344 Jean-Marie De Koninck
3 215 031 751
the smallest strong pseudoprime in bases 2, 3, 5 and 7.
3 262 811 042
the smallest number (and possibly the only one202) which can be written as
the sum of the fourth powers of two prime numbers in two distinct ways:
3 262 811 042 = 74 + 2394 = 1574 + 2274 (see the numbers 635 318 657 and
6 058 655 748).
3 387 574 069
the second number n such that
min(λ(n), λ(n + 1), λ(n + 2), λ(n + 3), λ(n + 4))
5
4
:
here
min(λ(n), λ(n + 1), λ(n + 2), λ(n + 3), λ(n + 4))
min(1.30231, 1.25716, 1.25552, 1.29489, 1.30511) = 1.25552;
(see the number 14 018 750).
3 413 246 929
the third powerful number which can be written as the sum of two co-prime 4-
powerful numbers: 3 413 246 929 = 4 170 272+3 409 076 657, that is 372 ·15792 =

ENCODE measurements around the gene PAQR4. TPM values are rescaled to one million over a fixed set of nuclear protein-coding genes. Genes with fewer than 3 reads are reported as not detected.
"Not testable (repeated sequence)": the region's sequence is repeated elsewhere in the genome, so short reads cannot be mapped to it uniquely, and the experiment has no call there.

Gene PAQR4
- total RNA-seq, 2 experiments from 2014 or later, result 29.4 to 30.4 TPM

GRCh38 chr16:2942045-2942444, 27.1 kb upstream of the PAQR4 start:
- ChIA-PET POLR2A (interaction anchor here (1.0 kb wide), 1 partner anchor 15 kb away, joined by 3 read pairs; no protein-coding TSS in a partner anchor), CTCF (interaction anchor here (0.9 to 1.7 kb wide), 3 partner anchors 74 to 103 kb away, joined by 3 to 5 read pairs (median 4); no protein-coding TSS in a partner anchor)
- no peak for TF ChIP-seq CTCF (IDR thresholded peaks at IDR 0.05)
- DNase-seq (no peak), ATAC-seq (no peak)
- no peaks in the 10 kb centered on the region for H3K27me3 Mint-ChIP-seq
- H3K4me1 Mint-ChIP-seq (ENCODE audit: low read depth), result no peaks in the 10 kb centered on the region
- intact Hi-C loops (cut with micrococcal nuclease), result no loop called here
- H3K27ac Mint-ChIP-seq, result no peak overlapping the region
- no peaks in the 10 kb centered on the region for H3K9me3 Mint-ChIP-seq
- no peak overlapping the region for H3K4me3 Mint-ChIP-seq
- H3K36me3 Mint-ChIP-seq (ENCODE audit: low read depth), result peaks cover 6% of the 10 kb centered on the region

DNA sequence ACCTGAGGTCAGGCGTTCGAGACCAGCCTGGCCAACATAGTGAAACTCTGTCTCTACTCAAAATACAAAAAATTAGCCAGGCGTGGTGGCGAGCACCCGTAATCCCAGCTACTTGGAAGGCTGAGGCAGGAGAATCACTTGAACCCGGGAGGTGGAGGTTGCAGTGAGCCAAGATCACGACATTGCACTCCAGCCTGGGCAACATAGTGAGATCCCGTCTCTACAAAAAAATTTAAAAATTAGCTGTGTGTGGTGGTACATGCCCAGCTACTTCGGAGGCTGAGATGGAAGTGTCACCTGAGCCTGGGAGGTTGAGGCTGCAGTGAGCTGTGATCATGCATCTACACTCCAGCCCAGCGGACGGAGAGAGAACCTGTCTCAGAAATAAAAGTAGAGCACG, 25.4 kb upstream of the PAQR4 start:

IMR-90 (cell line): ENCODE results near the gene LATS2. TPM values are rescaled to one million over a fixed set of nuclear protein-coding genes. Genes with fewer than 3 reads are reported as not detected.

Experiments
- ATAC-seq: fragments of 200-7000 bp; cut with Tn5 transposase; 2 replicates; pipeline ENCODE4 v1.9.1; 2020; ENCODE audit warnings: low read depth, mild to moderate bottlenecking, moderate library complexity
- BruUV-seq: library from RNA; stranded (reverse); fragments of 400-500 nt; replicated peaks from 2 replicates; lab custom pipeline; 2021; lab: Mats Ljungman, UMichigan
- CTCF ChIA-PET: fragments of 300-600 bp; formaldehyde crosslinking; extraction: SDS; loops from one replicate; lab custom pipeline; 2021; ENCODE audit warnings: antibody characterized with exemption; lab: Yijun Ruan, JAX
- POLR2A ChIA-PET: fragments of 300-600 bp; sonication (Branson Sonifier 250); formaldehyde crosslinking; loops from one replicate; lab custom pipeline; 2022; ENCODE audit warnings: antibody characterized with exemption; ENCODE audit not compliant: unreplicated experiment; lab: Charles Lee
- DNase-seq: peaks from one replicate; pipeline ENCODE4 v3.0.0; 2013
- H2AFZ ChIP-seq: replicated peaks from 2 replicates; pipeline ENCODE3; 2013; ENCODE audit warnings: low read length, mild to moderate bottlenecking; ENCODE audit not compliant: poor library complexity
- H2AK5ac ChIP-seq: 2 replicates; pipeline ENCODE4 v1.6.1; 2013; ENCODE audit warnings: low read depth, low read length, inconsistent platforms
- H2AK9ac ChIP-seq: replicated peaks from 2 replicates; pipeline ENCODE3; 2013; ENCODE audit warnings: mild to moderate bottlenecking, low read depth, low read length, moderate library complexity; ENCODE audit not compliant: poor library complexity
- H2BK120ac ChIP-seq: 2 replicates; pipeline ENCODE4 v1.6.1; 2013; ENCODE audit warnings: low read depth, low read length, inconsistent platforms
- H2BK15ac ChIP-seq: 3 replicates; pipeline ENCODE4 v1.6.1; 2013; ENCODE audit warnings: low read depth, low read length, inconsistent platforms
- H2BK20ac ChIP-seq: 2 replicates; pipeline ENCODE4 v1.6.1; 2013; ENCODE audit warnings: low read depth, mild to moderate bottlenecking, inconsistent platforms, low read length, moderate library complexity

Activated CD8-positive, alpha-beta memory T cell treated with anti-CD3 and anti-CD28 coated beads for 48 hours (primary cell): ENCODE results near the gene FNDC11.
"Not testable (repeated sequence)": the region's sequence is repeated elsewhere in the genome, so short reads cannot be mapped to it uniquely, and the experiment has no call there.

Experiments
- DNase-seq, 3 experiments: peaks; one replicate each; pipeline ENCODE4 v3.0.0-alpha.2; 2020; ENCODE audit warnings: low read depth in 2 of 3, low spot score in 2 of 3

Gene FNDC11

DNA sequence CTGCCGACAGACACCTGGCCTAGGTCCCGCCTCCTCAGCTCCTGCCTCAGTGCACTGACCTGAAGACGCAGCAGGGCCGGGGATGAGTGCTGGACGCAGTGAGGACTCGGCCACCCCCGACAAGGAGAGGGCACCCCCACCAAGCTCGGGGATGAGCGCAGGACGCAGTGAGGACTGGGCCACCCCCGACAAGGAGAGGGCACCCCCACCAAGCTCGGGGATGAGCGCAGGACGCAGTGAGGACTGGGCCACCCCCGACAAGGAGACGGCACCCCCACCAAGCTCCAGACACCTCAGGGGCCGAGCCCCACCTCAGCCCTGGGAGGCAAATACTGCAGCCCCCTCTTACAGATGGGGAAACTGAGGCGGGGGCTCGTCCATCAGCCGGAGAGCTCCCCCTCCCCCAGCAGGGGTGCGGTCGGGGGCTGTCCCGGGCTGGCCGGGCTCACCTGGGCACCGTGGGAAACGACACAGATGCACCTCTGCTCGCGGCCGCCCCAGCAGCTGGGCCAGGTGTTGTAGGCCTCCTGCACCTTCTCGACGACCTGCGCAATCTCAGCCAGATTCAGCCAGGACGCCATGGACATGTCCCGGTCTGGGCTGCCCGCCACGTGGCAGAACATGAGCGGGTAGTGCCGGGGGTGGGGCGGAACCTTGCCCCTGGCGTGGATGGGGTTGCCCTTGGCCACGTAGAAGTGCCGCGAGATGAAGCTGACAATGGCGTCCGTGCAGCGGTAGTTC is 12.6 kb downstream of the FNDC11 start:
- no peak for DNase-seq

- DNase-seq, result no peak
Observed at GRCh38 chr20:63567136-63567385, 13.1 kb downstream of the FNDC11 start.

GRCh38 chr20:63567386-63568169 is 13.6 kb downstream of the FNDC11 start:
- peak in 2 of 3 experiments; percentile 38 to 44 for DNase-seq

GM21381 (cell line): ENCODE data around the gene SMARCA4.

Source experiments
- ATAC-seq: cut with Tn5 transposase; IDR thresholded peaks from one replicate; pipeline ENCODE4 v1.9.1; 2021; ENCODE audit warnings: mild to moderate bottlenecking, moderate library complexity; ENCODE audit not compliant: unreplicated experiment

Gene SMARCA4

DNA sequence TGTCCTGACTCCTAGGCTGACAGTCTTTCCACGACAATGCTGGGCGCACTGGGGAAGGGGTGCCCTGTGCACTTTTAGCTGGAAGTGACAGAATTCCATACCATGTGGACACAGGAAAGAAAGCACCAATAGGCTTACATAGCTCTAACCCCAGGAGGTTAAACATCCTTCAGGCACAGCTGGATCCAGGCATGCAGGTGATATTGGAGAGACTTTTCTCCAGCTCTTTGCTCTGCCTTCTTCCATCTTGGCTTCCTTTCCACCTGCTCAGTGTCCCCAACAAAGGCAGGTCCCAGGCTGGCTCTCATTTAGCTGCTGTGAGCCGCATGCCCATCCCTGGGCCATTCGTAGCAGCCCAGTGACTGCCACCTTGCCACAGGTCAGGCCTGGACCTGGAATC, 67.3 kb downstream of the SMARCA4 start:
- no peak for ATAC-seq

25 · 194 + 74 · 175 (see the number 12 769).
3 504 597 120
the
13th
number n such that φ(n) + σ(n) = 4n (see the number 23 760).
202Here
is the heuristic argument in favor of the fact that 3 262 811 042 is possibly the only number
satisfying this property. Indeed, first of all it is clear that the number of numbers n x of the form
p4
+
q4
is
x1/4
log x
2
=
x1/2
log2
x
. This is why one can claim that the probability that a number
n chosen at random is of the form n =
p4
+
q4
is

n1/2/ log2
n
n
=
1
n1/2
log2
n
.
It follows that Prob[n = p1
4
+ q1
4
= p2
4
+ q2
4]

1
n1/2
log2
n
2
=
1
n
log4
n
, so that the expected
number of integers n such that r n x having two such representations is

r≤n≤x
1
n
log4
n

x
r
1
t
log4
t
dt = O
1
log3
x
+ O
1
log3
r
= O
1
log3
r
,
which tends to 0 as r becomes large.
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